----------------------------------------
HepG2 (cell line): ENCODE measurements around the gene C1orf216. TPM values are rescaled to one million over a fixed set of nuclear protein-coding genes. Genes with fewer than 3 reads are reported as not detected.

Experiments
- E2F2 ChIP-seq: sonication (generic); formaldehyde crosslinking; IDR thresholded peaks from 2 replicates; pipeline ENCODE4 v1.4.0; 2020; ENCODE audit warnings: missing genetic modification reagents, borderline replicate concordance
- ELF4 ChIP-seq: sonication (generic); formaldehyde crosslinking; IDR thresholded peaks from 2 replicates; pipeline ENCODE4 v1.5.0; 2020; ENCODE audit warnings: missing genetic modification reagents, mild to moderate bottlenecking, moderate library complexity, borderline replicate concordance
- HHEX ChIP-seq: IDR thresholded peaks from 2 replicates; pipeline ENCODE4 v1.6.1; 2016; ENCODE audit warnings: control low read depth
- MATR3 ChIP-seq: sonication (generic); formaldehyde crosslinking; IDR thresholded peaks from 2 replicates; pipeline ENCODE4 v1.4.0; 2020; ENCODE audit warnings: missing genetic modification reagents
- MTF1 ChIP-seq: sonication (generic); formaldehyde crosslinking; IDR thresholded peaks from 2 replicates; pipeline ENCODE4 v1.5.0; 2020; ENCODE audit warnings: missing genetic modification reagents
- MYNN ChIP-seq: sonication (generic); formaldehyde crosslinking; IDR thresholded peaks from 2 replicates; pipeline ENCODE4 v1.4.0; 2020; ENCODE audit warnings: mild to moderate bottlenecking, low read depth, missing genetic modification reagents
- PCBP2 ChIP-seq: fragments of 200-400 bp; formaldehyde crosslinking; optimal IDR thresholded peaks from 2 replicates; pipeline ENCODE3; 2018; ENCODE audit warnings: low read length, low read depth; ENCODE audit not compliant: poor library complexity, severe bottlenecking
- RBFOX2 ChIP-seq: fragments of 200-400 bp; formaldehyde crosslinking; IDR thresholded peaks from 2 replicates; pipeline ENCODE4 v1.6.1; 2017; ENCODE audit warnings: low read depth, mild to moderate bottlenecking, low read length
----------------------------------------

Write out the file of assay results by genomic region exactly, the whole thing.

HepG2 (cell line): ENCODE measurements around the gene C1orf216. TPM values are rescaled to one million over a fixed set of nuclear protein-coding genes. Genes with fewer than 3 reads are reported as not detected.

Experiments
- E2F2 ChIP-seq: sonication (generic); formaldehyde crosslinking; IDR thresholded peaks from 2 replicates; pipeline ENCODE4 v1.4.0; 2020; ENCODE audit warnings: missing genetic modification reagents, borderline replicate concordance
- ELF4 ChIP-seq: sonication (generic); formaldehyde crosslinking; IDR thresholded peaks from 2 replicates; pipeline ENCODE4 v1.5.0; 2020; ENCODE audit warnings: missing genetic modification reagents, mild to moderate bottlenecking, moderate library complexity, borderline replicate concordance
- HHEX ChIP-seq: IDR thresholded peaks from 2 replicates; pipeline ENCODE4 v1.6.1; 2016; ENCODE audit warnings: control low read depth
- MATR3 ChIP-seq: sonication (generic); formaldehyde crosslinking; IDR thresholded peaks from 2 replicates; pipeline ENCODE4 v1.4.0; 2020; ENCODE audit warnings: missing genetic modification reagents
- MTF1 ChIP-seq: sonication (generic); formaldehyde crosslinking; IDR thresholded peaks from 2 replicates; pipeline ENCODE4 v1.5.0; 2020; ENCODE audit warnings: missing genetic modification reagents
- MYNN ChIP-seq: sonication (generic); formaldehyde crosslinking; IDR thresholded peaks from 2 replicates; pipeline ENCODE4 v1.4.0; 2020; ENCODE audit warnings: mild to moderate bottlenecking, low read depth, missing genetic modification reagents
- PCBP2 ChIP-seq: fragments of 200-400 bp; formaldehyde crosslinking; optimal IDR thresholded peaks from 2 replicates; pipeline ENCODE3; 2018; ENCODE audit warnings: low read length, low read depth; ENCODE audit not compliant: poor library complexity, severe bottlenecking
- RBFOX2 ChIP-seq: fragments of 200-400 bp; formaldehyde crosslinking; IDR thresholded peaks from 2 replicates; pipeline ENCODE4 v1.6.1; 2017; ENCODE audit warnings: low read depth, mild to moderate bottlenecking, low read length